Objective Sex steroid concentrations in men are related to body composition and both are determined by genetic and environmental factors. This study investigates heritability estimates of sex steroid serum concentrations and body composition as well as the genetic and environmental components of their interrelation.
Patients Six hundred and seventy-four men (25–45 years) were included in this study with 274 independent pairs of brothers.
Measurements Body composition and regional fat mass estimates were determined using dual-energy X-ray absorptiometry. Serum testosterone (T), SHBG, oestradiol (E2) and LH levels were determined by immunoassay; free T and E2 levels were calculated.
Results Both sex steroid hormone concentrations and indices of body composition exhibited significant heritability estimates. Among sex steroid hormones, T had the highest heritability (h2 = 0·65), followed by free T (h2 = 0·54). A heritability of 0·73 was observed for SHBG; a heritability estimate of 0·83 was obtained for body weight. Significant genetic correlations were found between whole body fat mass and serum T (ρG = –0·46), free T (ρG = –0·27) and SHBG (ρG = –0·48) concentrations. No genetic relationship was observed between total (F) E2 or LH concentrations, respectively, and body composition.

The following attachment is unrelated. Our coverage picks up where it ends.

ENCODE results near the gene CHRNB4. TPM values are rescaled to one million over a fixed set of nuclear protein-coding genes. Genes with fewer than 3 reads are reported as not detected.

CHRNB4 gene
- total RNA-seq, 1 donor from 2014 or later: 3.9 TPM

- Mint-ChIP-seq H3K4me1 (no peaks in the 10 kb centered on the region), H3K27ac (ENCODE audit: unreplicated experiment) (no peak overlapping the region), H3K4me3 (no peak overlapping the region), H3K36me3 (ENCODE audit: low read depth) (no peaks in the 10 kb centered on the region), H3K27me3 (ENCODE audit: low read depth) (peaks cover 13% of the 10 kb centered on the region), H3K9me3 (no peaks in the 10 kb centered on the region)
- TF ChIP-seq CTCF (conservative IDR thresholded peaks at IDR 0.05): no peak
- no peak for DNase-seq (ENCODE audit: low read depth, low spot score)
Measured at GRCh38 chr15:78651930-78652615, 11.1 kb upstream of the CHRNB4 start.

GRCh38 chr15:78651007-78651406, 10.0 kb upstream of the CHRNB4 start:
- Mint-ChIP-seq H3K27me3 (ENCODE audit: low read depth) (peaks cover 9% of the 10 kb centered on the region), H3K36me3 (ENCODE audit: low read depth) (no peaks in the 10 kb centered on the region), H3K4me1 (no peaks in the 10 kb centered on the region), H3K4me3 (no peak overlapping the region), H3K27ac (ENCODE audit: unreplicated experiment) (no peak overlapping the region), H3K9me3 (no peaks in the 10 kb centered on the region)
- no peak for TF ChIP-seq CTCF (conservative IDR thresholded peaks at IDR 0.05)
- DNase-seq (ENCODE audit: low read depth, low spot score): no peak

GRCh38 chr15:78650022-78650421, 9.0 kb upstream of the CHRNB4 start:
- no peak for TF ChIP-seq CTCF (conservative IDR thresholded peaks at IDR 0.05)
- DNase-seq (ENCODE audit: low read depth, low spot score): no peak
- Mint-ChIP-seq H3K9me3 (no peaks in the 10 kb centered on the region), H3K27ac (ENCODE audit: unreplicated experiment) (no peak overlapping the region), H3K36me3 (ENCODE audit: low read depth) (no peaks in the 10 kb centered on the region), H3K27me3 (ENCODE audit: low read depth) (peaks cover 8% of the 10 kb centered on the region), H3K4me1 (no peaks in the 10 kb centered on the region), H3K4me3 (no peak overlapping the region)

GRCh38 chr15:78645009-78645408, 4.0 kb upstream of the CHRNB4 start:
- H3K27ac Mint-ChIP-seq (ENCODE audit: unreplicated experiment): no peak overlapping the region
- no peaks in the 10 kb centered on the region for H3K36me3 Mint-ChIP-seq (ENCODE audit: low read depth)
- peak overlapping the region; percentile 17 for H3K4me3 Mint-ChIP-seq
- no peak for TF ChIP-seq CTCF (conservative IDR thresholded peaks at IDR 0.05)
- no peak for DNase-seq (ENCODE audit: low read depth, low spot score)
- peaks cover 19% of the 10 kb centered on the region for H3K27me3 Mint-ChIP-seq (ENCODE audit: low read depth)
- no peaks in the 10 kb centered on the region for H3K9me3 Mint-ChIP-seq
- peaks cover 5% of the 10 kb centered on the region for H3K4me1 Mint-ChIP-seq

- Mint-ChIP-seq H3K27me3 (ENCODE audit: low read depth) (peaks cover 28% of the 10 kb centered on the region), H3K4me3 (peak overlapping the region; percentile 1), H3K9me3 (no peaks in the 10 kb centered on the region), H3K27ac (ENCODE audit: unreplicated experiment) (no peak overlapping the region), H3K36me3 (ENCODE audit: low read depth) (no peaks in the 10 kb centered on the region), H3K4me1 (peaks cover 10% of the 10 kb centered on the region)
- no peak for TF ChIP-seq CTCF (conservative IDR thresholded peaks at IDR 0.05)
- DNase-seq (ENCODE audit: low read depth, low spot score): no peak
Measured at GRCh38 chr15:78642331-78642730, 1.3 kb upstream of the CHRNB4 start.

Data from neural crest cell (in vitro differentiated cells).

Conclusion Both sex steroid serum levels and body composition are under strong genetic control. Their interrelation is in part underlied by a genetic correlation, indicative of the action of shared genes.
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